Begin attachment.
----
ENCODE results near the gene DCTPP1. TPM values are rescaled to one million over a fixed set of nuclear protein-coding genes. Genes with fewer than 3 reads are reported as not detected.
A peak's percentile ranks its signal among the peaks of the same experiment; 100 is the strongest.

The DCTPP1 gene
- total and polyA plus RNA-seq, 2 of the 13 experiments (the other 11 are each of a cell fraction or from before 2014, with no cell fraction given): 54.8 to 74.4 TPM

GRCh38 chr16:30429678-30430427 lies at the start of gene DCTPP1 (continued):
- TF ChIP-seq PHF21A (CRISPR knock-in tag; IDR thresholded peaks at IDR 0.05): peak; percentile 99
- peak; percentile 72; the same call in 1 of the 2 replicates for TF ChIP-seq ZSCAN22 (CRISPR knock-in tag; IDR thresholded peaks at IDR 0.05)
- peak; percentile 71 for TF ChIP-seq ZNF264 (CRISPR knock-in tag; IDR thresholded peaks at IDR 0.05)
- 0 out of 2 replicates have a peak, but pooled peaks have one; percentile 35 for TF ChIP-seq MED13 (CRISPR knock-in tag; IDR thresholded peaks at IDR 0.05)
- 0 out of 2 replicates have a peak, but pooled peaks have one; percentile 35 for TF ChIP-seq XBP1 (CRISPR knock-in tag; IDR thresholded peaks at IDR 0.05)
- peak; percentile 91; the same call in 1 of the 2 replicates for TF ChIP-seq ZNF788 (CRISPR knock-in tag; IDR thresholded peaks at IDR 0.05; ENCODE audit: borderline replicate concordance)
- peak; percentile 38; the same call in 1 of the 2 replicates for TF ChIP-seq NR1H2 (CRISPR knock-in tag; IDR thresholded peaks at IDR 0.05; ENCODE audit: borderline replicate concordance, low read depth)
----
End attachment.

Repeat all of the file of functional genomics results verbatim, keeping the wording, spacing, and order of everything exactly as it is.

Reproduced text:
ENCODE results near the gene DCTPP1. TPM values are rescaled to one million over a fixed set of nuclear protein-coding genes. Genes with fewer than 3 reads are reported as not detected.
A peak's percentile ranks its signal among the peaks of the same experiment; 100 is the strongest.

The DCTPP1 gene
- total and polyA plus RNA-seq, 2 of the 13 experiments (the other 11 are each of a cell fraction or from before 2014, with no cell fraction given): 54.8 to 74.4 TPM

GRCh38 chr16:30429678-30430427 lies at the start of gene DCTPP1 (continued):
- TF ChIP-seq PHF21A (CRISPR knock-in tag; IDR thresholded peaks at IDR 0.05): peak; percentile 99
- peak; percentile 72; the same call in 1 of the 2 replicates for TF ChIP-seq ZSCAN22 (CRISPR knock-in tag; IDR thresholded peaks at IDR 0.05)
- peak; percentile 71 for TF ChIP-seq ZNF264 (CRISPR knock-in tag; IDR thresholded peaks at IDR 0.05)
- 0 out of 2 replicates have a peak, but pooled peaks have one; percentile 35 for TF ChIP-seq MED13 (CRISPR knock-in tag; IDR thresholded peaks at IDR 0.05)
- 0 out of 2 replicates have a peak, but pooled peaks have one; percentile 35 for TF ChIP-seq XBP1 (CRISPR knock-in tag; IDR thresholded peaks at IDR 0.05)
- peak; percentile 91; the same call in 1 of the 2 replicates for TF ChIP-seq ZNF788 (CRISPR knock-in tag; IDR thresholded peaks at IDR 0.05; ENCODE audit: borderline replicate concordance)
- peak; percentile 38; the same call in 1 of the 2 replicates for TF ChIP-seq NR1H2 (CRISPR knock-in tag; IDR thresholded peaks at IDR 0.05; ENCODE audit: borderline replicate concordance, low read depth)